You should not be using anything 9mm or larger in anything other than a hollow point for defensive purposes. Hollow Point ammunition disperses it's energy into the target by expanding when it enters body tissue. FMJ ammunition continues moving forward with it's momentum instead of dispersing it and can in many cases continue moving at lethal velocities after exiting it's target, making it more dangerous for anything or anyone behind the target (and not necessarily directly behind, a bullet can stray into another direction as it exits the body). If you have an instructor telling you that hollow point rounds are overrated, you should find a different instructor. That's as much a form of Bullshido as somebody like Ashida Kim calling grappling overrated.
As for handgun stopping power, it sort of is a crap shoot, but not entirely. There are 2 ways to disable an attacker in 1 shot:
1. Disrupt the Central Nervous System by shooting center mass or to the head.
2. Hit the attacker anywhere else and hope that their mental reaction is to go into a state of shock instead of to continue fighting.
In handguns, the specific type of ammunition doesn't matter much because every handgun is underpowered compared to long arms one way or another.
You can also check out some gathered statistics on 1 shot stops with different calibers and types of ammunition here:
EDIT: Just wanted to add that you should make sure when reviewing these statistics that you keep in mind that factors such as shot placement are not taken into account, nor are many other factors such as barrel lengths of weapons used, etc...
Last edited by IMightBeWrong; 7/11/2010 5:17pm at .
Responding to the last post, if pistol cartridges are ballistically deficient and hence need to be hollow point in order to drop someone, then what about FMJ rifle cartridges?
If someone defending his home shoots a home invader with, say, an SKS loaded with 7.62x39 FMJs, would you expect him to be unable to consistiently stop the invader?
Would he get better or worse results than if he used a 1911 loaded with .45 JHPs?
"The 5.56mm carbine has been used successfully for many years to eliminate threats throughout the world. There are some who have had a bad experience with the 5.56mm. The only answer I have for their displeasure is to work on their accuracy. Real people are not easy to incapacitate and paper targets are much easier. If you have ever witnessed first hand the damage that the 5.56mm projectile will cause to the human body, you will become a believer. Don't believe everything that you read in a gun magazine. Their obvious goal is to have something new to write about. They don't have the shooters best interests in mind. If you really want to hear the truth, talk to someone who has been there..."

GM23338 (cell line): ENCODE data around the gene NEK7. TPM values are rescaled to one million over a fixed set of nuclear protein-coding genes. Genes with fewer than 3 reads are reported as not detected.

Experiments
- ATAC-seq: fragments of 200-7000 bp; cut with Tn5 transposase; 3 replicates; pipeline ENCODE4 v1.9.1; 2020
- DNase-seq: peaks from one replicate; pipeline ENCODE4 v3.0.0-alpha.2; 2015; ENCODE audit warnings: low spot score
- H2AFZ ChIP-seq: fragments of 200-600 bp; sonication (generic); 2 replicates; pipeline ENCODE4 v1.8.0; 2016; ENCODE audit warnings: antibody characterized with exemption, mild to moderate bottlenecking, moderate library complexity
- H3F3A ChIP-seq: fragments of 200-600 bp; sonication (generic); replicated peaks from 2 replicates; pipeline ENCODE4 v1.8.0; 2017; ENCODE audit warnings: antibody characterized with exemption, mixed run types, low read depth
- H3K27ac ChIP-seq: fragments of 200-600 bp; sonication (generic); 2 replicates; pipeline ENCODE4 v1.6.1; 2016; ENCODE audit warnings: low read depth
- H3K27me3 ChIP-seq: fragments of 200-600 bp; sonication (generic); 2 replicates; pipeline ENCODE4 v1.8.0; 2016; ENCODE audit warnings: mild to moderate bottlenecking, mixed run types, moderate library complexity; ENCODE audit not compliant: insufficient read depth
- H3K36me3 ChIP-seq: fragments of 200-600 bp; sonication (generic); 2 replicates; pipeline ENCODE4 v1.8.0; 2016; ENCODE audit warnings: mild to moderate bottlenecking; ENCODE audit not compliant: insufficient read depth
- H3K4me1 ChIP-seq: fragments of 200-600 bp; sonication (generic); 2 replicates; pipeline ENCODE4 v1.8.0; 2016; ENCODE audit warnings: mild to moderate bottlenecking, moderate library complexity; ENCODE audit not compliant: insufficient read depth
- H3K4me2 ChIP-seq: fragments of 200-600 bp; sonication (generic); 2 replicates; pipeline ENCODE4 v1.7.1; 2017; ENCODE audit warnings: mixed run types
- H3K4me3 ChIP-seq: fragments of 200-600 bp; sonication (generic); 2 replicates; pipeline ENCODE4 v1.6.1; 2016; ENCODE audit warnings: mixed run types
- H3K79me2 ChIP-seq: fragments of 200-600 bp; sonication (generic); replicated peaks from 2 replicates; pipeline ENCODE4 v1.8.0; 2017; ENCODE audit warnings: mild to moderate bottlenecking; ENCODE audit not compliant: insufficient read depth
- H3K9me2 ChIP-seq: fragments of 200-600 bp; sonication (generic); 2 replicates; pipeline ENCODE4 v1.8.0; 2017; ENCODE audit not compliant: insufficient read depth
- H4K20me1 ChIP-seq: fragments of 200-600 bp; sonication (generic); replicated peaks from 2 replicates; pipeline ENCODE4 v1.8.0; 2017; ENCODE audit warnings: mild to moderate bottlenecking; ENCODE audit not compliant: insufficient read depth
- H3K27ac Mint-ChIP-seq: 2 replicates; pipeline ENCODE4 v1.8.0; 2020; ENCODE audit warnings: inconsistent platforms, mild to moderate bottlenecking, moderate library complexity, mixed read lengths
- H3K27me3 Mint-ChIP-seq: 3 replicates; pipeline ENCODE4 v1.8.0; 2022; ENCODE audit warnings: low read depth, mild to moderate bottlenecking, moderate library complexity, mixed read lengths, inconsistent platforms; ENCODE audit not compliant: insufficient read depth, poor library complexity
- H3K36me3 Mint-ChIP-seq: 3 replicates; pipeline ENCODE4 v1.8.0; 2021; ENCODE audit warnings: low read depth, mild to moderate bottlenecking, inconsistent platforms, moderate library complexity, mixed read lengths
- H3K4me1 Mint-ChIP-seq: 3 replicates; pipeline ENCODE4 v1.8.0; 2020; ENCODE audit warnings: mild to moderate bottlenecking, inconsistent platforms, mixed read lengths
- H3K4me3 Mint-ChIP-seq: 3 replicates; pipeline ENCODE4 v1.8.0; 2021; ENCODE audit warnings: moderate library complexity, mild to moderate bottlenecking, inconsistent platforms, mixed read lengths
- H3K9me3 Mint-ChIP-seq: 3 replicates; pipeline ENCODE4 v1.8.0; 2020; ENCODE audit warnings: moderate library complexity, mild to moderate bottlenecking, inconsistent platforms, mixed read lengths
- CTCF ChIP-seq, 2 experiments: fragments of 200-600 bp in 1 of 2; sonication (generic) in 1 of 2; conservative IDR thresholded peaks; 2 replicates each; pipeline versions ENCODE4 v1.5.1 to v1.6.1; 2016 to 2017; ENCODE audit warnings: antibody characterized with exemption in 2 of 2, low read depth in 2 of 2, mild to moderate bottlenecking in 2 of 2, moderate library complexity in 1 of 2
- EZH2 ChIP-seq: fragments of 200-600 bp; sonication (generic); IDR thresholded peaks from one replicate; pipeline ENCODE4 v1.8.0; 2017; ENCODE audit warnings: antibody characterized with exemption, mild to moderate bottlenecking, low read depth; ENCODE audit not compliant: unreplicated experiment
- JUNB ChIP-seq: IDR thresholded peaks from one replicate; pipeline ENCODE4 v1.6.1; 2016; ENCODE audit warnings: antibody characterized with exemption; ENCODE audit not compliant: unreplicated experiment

Originally Posted by chainpunch
By Kyle Lamb, US SpecOp (probably Delta) who was in the battle of Mogadishu.
Trying to compare .45 ACP to 7.62x39 is an apples to oranges comparison. Even if most of the energy from the 7.62x39 goes trough the target, there is so much more energy there in the first place than with the .45 ACP to more than even things out.
Originally Posted by Wounded Ronin
Some people believe that clothing (especially in winter) can greatly reduce the effectiveness of hollow point ammunition. Also, I wouldn't worry too much about over penetration you're more likely to outright miss a few shots anyways.
Some ammunition is over rated (e.g. the bad press that Black Talon ammunition received as "cop killers" or the near mythic properties some believe Hydra-Shok ammo has).
Just about perfectly answered WR's question for me. Thank you.
Originally Posted by kanegs
I would like to add that I do not condone using rifles for home defense. Handguns are my personal preference, followed by shotguns (which are the more common preference for HD). The main reason I choose a handgun for home defense is training. I've got enough of a problem getting as much training as I'd like with a handgun as-is, so I'd like to stick to my comfort zone instead of switching to another weapon system for HD. That said, if I had more time I'd like to have a shotgun for home defense purposes for it's true knockdown power (as I said, long arms have far more knockdown capability than handguns which are inherently an underpowered compromise of size and firepower). I'm hoping to implement a Saiga 12 to my arsenal for my birthday coming up in September, a gift to myself, so that I won't have to learn another skillset since I'm at least decent with the AK platform already.
I like the 5.56 myself and dont have complaints about it there is just no comparing the stoping power of the 7.62
Originally Posted by tgace